Wednesday, June 5, 2013

This is not perfect and I'm okay with that.

Hi I’m Tyson and I have a problem.  I have a fear of failure.  That’s why those first two sentences have sat on a blank page for over a week now with nothing in the body of this blog post.  I couldn’t figure how to tell “this story” and tie in “that scripture” and make this flowing into that and blah, blah, blah…  I couldn't come up with the perfect post.

This fear has crippled me in many areas of my life including the things closest to me including my relationship with God, my marriage (over and over again), kids and ministry.

So I’m about to post a very rough, unpolished blog post for the entire world to see, or at least to the small following of readers I have.  When I’m done typing this I am not going to check it for grammatical errors, I’m not going to check for flow.  When I’m done typing I’m going to hit the button that says “Publish”.  And I won’t go back in and edit this post once I read it live from the blog!! Done that before too. 

I’m going to heed the words of my beautiful wife from last night, “Babe, your writing doesn’t have to be perfect!  You just need to write.”

I’m going to break free of this! Two things are helping me through it.  One is this card that my counselor gave me a couple years ago and he asked me to commit to memory.

The other are the words of Brene Brown, author of Daring Greatly whom I had the privilege to hear speak at a conference I recently attended.  Her advise (speaking about critics), “If you aren’t in the arena getting your “butt” kicked with me then I’m not interested in your opinion.  It’s not in the service of my work!”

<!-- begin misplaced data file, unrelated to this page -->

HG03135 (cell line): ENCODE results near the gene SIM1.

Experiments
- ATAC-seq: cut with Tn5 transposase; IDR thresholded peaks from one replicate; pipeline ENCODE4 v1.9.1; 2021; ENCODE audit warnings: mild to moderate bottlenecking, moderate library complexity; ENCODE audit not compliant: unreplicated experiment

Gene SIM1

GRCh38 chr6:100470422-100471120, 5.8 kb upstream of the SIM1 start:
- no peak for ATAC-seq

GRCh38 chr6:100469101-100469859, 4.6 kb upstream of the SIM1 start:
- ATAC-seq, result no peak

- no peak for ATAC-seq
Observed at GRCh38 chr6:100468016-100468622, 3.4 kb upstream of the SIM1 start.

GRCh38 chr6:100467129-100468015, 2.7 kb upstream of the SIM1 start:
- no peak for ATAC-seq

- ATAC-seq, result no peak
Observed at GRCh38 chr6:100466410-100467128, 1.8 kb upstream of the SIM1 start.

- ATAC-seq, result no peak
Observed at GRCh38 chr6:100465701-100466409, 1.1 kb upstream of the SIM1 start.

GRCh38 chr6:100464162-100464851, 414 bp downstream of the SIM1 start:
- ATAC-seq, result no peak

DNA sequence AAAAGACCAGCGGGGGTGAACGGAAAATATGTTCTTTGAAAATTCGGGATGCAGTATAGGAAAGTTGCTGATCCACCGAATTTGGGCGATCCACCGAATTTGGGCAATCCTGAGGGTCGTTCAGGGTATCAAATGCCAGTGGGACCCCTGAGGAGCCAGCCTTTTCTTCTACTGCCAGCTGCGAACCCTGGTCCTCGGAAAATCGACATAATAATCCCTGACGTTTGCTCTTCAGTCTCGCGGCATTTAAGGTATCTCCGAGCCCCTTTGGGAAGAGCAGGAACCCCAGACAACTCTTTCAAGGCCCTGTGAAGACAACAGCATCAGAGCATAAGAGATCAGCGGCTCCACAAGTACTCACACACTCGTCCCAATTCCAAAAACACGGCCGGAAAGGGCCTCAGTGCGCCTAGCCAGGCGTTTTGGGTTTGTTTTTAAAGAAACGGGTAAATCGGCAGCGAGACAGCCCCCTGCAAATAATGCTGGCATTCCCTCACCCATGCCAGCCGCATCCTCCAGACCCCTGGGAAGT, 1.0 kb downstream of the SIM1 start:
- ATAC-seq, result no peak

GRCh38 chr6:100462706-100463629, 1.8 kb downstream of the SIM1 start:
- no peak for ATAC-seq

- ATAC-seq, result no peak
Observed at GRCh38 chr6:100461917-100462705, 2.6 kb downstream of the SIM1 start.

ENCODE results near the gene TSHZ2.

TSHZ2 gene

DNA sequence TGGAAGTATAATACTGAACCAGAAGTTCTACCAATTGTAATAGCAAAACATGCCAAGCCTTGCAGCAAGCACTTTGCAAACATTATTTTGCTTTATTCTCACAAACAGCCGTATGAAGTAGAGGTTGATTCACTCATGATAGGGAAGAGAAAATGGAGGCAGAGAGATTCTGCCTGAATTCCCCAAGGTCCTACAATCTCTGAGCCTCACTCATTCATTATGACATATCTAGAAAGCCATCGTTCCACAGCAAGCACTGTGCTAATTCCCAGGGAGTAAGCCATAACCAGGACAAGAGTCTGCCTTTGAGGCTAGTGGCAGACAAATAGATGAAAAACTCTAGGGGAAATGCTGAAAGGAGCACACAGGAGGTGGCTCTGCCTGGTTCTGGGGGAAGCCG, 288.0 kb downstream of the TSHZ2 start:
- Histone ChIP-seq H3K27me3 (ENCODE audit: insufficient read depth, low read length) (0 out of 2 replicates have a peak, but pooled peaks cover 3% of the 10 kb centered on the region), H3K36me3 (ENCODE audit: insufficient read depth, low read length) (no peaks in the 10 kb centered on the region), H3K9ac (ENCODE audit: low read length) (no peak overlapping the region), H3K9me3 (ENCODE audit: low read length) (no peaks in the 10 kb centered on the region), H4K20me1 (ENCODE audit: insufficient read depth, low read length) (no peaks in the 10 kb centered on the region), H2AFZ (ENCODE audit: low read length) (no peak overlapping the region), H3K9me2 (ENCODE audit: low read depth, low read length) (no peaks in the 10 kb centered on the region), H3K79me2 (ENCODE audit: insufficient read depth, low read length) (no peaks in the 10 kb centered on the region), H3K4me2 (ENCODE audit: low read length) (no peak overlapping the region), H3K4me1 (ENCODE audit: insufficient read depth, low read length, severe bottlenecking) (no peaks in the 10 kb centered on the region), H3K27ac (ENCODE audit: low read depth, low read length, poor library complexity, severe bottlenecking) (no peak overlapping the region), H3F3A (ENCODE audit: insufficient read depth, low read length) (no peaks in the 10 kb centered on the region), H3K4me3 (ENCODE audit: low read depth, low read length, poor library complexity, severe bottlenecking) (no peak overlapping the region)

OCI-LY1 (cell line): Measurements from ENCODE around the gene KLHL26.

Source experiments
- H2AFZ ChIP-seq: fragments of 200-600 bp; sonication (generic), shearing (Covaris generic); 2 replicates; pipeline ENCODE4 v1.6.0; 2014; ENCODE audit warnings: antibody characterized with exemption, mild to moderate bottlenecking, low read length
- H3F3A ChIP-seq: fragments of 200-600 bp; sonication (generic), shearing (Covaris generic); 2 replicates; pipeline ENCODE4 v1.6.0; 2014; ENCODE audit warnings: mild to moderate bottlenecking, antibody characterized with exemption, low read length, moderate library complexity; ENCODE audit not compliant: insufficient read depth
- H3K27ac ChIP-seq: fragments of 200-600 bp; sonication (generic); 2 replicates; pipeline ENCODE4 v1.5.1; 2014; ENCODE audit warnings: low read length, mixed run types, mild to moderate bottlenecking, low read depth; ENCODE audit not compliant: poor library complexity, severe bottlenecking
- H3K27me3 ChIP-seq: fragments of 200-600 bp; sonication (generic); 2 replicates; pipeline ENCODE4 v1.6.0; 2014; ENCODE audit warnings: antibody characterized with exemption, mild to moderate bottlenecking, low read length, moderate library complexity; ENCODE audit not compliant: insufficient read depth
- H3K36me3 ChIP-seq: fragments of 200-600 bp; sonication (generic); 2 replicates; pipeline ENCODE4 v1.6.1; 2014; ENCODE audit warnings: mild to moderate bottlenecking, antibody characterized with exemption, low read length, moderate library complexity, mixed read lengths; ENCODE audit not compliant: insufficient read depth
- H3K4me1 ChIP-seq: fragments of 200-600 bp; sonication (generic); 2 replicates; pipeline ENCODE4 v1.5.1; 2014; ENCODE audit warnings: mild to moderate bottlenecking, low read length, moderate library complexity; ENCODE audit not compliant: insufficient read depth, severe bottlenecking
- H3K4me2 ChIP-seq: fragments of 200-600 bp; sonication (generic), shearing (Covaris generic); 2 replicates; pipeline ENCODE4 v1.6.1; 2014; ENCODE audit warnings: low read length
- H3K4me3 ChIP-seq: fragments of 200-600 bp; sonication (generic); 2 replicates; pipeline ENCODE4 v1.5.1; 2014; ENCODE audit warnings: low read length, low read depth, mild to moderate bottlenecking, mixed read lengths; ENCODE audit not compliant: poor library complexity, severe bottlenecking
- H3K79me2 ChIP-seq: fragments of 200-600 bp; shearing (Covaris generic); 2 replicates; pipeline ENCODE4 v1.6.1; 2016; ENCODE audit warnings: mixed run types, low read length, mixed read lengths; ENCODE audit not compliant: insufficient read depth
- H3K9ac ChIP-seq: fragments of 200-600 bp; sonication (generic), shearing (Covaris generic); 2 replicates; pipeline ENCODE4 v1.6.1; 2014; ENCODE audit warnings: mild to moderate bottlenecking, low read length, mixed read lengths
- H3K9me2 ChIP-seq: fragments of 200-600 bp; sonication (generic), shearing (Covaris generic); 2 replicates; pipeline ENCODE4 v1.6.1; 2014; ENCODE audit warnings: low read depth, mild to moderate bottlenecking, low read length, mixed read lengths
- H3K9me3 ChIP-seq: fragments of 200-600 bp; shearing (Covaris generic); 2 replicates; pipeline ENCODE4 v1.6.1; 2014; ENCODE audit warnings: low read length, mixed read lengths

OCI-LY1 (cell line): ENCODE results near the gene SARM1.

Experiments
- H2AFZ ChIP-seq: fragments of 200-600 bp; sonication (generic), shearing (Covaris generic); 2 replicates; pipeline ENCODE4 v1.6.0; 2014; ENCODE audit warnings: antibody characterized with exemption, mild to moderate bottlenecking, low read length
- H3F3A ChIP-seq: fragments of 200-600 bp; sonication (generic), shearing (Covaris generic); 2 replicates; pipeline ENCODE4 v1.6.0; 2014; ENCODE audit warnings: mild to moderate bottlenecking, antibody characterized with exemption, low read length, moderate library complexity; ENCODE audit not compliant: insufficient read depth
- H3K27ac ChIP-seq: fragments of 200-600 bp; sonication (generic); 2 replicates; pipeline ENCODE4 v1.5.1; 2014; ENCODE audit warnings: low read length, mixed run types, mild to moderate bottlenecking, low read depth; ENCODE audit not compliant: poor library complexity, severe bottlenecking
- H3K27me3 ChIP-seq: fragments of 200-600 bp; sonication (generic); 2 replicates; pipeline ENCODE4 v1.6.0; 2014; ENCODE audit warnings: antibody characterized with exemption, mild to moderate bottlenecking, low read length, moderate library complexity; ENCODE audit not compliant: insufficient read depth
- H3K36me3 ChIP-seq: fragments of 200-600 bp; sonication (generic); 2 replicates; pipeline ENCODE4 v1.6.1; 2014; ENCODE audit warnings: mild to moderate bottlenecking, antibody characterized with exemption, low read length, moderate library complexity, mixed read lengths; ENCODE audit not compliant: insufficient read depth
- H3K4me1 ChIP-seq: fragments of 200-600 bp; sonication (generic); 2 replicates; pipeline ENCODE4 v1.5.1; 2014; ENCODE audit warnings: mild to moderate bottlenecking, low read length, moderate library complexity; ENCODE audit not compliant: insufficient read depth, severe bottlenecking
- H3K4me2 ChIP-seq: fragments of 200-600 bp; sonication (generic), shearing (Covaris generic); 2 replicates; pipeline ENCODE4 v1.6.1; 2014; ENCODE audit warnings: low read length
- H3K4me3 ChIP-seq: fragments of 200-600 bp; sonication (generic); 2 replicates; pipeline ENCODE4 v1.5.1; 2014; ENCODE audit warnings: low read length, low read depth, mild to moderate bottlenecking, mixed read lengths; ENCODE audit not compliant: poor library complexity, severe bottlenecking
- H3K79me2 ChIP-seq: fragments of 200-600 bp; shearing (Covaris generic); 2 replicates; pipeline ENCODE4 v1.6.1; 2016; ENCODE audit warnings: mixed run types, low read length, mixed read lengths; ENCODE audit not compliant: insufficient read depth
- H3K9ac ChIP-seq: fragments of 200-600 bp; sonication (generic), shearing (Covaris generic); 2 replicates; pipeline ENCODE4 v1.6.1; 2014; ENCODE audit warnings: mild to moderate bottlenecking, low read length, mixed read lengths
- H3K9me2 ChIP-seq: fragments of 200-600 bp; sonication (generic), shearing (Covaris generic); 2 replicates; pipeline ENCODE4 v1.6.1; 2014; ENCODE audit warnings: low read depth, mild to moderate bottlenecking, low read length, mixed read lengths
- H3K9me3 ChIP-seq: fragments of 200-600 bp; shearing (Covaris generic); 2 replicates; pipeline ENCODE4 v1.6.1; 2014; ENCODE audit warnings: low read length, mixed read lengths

Those words and the title of her book were derived from this quote from Theodore Roosevelt.

“It is not the critic who counts; not the man who points out how the strong man stumbles, or where the doer of deeds could have done them better. The credit belongs to the man who is actually in the arena, whose face is marred by dust and sweat and blood; who strives valiantly; who errs, who comes short again and again, because there is no effort without error and shortcoming; but who does actually strive to do the deeds; who knows great enthusiasms, the great devotions; who spends himself in a worthy cause; who at the best knows in the end the triumph of high achievement, and who at the worst, if he fails, at least fails while daring greatly.” Teddy Roosevelt